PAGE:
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Loan-to-Value Ratio

The Loan-to-Value Ratio (LTV) is calculated by dividing the loan balance of a property by the market value and is expressed as a percentage.

LTV = Balance of Loans/Market Value

For example, a property with a loan balance of $300,000 and a market value of $400,000 has a loan-to-value ratio of 75%.

Lenders may require mortgage insurance on loans with a loan-to-value ratio greater than a predetermined amount, usually 80%. This means that the purchaser of a property will need to put a minimum of 20% down to avoid paying mortgage insurance premiums.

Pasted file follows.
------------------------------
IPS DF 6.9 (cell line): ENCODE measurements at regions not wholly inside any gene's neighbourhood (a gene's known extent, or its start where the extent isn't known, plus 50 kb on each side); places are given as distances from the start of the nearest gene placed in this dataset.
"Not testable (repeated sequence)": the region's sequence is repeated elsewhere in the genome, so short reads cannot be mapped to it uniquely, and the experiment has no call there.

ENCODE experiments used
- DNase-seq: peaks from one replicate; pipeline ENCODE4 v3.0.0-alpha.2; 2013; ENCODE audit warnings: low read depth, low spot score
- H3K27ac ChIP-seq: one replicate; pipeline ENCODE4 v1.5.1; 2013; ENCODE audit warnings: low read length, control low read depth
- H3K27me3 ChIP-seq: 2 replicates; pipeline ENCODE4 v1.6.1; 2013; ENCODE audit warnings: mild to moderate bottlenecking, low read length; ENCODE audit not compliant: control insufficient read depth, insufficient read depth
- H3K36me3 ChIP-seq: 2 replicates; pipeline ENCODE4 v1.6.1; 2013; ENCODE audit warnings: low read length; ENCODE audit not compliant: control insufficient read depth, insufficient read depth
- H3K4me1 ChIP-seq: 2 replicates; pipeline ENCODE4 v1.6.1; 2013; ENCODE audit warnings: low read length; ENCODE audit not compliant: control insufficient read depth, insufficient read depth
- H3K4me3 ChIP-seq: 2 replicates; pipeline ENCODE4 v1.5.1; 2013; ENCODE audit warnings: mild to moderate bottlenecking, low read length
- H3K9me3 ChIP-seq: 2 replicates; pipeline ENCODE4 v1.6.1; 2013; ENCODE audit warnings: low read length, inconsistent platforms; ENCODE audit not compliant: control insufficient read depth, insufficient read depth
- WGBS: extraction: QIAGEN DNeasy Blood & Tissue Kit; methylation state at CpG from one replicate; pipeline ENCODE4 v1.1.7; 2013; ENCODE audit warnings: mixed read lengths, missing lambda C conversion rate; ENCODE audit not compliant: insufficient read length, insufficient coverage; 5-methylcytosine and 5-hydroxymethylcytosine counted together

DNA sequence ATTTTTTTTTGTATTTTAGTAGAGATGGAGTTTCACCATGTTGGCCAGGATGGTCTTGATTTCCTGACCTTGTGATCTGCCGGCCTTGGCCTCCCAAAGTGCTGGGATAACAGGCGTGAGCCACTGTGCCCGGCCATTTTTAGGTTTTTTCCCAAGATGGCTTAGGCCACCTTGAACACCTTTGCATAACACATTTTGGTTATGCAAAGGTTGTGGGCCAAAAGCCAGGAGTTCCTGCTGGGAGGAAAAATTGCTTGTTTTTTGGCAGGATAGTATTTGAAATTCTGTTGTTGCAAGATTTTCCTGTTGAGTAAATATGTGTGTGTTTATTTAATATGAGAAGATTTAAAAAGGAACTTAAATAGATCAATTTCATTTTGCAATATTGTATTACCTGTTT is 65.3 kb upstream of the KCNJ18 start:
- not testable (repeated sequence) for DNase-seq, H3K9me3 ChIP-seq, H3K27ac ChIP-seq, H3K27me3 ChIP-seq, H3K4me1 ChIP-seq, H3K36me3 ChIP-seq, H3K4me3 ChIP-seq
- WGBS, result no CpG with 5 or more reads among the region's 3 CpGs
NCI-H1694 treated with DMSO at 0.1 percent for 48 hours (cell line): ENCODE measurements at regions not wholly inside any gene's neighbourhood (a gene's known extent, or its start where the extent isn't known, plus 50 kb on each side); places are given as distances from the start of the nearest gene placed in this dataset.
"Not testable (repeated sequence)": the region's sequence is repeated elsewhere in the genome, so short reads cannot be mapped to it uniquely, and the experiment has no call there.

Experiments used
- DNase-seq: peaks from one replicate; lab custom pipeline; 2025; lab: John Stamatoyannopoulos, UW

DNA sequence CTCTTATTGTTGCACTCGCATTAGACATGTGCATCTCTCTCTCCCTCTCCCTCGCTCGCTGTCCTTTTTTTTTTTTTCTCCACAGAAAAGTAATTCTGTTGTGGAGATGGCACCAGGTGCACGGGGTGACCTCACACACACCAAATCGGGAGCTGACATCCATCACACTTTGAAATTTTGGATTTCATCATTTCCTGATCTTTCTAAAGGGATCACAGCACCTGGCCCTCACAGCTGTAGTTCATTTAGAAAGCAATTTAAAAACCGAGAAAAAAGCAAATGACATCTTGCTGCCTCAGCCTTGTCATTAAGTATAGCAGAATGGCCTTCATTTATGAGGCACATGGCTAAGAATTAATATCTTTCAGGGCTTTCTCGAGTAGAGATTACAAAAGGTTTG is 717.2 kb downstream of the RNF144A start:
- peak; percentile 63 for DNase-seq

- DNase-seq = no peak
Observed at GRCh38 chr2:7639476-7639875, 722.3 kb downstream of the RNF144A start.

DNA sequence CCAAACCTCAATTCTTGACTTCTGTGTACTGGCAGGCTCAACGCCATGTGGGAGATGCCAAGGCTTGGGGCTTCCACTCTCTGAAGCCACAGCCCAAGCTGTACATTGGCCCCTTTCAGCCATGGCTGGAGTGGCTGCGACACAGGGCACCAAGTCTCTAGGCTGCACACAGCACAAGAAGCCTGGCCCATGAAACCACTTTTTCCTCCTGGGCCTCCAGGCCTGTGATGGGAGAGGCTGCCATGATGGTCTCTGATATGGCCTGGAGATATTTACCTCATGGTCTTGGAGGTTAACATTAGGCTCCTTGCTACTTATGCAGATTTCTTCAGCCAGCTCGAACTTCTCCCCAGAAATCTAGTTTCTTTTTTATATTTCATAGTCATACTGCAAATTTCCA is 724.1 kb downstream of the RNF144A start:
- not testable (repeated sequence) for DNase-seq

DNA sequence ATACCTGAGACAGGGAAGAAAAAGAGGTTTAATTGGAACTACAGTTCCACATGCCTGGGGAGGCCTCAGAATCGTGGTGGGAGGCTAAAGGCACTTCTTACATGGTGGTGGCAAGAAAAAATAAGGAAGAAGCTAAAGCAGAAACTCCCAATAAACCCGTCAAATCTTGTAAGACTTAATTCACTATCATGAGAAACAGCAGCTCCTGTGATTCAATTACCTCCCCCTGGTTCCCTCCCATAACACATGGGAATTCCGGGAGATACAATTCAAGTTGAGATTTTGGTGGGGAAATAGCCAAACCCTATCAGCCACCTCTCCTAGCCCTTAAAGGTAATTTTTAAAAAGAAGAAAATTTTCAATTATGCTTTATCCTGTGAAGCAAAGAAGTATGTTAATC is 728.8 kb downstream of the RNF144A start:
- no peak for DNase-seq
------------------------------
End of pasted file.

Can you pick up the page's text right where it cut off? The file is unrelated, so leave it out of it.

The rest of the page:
The loan-to-value ratio is also used when an investor wishes to refinance a property. For example, you have owned an investment property for a number of years and you would like to refinance the property to take cash out. Most lenders will allow a maximum of 75% of the appraised value for the new loan amount. Lenders who refinance at loan-to-value ratios greater than 75% will usually charge less favorable interest rates.

The Loan-to-Value Ratio can be used to estimate the amount of equity you have in a property. If the LTV for a property is 75%, your equity position in a property is 100 minus 75 or 25%. You can then multiply .25 times the market value to determine the equity amount.

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